I think this is a very complex problem to solve, and any tools that we do have are relatively young. However, I think there are some good options out there, and some people pioneering in this area.
I think there are two aspects to your proposed problem:
The most obvious is crawling. The tool needs to be able to map out the whole application, including any server requests that it might make, in order to achieve good coverage/breadth. Traditionally this is simply achieved by crawling the HTML page for links and forms that point to more pages, but this becomes difficult with Ajax communications and single-page apps.
Here are a couple of tools that I've used which make some attempt to achieve the above - both are open source:
OWASP Zed Attack Proxy (ZAP) - OWASP ZAP features an AJAX crawler (in addition to a traditional crawler) which actually spawns browser instances in order to render and process pages and identify new paths through the application. I don't think the automated scanners will detect a lot of client-side code issues yet, but ZAP has at least introduced some good features for manually testing these.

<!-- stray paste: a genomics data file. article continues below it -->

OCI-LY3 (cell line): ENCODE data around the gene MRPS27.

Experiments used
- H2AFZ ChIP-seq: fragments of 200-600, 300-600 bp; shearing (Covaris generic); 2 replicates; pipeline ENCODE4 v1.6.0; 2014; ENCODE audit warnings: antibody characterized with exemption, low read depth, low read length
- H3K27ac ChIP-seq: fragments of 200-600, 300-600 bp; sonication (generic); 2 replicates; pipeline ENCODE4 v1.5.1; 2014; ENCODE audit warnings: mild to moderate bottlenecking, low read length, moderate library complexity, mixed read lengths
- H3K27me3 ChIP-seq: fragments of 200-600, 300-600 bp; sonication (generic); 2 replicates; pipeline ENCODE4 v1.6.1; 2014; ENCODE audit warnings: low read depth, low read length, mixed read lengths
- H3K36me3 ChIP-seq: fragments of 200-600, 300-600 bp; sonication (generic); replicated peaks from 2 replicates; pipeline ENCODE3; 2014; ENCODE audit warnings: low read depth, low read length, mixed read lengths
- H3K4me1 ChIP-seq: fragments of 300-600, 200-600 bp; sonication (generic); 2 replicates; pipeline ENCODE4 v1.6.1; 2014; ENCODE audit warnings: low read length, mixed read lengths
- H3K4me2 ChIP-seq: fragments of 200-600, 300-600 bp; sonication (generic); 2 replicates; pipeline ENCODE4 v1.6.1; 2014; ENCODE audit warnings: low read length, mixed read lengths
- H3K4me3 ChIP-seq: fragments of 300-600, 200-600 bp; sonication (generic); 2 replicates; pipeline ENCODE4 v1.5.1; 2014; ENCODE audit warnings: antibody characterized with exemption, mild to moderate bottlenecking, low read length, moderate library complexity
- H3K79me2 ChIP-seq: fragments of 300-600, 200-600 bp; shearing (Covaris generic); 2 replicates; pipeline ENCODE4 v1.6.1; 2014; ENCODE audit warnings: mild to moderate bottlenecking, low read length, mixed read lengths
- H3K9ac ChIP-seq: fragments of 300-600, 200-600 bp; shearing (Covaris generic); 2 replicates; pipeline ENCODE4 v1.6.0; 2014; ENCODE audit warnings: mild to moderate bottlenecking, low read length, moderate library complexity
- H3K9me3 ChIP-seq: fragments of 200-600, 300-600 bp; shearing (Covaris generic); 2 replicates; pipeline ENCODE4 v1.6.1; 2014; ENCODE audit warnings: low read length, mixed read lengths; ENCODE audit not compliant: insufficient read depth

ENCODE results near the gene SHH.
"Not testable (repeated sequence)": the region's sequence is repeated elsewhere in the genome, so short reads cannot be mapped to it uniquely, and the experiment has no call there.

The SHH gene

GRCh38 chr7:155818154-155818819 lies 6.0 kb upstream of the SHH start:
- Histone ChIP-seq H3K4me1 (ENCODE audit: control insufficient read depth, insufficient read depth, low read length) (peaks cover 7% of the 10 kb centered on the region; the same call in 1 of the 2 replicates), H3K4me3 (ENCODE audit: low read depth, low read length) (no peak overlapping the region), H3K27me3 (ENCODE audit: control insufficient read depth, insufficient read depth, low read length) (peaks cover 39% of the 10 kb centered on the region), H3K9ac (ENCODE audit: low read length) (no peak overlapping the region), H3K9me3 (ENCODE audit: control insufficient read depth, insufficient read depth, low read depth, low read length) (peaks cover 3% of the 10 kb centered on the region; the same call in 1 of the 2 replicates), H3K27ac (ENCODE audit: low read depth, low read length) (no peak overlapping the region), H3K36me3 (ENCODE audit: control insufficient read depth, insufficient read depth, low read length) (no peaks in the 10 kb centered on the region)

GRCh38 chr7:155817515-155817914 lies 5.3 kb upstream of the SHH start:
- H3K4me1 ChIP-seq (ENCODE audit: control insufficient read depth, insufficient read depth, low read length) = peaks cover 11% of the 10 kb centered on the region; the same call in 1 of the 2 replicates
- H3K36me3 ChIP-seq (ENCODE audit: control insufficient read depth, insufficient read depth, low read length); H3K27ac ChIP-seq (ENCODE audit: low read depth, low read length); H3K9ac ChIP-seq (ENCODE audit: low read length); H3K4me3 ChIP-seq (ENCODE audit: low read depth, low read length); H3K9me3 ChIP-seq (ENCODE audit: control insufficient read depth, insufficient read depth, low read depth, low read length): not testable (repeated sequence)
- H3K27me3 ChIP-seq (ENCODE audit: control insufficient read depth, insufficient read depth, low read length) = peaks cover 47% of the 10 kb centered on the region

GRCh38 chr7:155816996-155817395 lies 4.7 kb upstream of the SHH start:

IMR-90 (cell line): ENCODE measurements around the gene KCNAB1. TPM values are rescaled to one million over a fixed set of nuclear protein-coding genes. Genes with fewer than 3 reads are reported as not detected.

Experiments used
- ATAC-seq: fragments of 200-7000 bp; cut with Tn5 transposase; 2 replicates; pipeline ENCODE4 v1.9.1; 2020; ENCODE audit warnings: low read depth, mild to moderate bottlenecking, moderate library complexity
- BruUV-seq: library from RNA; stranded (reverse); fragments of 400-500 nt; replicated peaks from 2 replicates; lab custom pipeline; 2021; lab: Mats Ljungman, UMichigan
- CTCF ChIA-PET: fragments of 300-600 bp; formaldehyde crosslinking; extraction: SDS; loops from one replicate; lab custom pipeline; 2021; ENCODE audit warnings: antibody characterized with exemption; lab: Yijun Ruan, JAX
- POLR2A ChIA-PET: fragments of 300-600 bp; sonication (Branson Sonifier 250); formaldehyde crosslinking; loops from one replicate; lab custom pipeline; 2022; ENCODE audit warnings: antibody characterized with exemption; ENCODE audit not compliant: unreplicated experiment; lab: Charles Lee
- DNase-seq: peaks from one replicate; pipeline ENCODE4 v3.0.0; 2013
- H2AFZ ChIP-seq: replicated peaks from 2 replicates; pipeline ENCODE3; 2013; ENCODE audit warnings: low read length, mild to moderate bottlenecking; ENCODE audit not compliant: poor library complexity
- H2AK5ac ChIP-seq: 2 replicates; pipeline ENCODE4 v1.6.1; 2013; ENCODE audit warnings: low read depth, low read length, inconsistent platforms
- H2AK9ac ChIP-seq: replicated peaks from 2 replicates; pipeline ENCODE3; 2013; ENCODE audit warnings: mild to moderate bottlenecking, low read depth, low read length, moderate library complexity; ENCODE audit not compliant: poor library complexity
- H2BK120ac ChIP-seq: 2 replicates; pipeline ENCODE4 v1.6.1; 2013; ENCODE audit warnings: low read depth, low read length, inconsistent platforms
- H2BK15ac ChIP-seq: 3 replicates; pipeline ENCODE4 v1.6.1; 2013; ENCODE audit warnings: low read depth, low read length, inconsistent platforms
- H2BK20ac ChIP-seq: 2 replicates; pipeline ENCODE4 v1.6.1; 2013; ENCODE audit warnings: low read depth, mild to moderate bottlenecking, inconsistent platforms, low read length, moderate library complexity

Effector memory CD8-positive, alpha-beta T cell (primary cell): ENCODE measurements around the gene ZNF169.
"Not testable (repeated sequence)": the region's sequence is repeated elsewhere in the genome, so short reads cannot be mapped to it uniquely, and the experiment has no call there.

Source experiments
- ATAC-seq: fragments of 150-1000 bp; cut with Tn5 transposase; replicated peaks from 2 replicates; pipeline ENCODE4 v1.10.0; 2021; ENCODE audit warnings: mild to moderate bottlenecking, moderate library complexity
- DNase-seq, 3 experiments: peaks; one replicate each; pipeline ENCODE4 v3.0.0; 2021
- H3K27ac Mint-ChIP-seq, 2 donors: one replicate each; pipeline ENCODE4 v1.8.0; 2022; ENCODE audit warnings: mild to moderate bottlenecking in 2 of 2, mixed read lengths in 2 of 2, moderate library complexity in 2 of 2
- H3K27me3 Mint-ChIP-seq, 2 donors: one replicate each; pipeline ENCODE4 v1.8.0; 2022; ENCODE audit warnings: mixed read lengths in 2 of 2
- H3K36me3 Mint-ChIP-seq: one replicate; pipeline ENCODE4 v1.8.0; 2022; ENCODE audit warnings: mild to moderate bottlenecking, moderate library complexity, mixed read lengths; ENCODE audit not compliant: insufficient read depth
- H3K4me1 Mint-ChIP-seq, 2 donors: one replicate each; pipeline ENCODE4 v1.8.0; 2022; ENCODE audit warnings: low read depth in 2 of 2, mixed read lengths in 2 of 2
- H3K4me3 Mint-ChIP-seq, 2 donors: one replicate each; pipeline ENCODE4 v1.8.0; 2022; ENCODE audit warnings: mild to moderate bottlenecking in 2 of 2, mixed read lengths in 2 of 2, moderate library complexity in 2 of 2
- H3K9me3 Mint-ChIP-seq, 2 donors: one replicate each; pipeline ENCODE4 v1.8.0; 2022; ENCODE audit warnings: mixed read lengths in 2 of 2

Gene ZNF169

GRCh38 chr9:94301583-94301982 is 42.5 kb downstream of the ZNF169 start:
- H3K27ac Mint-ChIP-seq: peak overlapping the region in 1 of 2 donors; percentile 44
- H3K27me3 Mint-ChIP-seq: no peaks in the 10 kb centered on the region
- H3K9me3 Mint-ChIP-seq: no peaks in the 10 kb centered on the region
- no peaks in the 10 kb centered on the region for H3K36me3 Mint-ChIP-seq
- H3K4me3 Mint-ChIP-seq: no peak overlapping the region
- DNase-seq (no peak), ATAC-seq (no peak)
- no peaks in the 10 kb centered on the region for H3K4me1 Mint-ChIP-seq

I don't think any tools are particularly polished when it comes to modern HTML5 web applications, but there are certainly some making headway, and they will only get better.
It should go without saying that automated testing tools are very limited in comparison to penetration testing, especially in the appsec arena, and should therefore be used in conjunction (as the OP has acknowledged). My answer has assumed that a fully automated solution is required. Where a human operator can be constantly involved, something like Burp Suite is definitely a good option.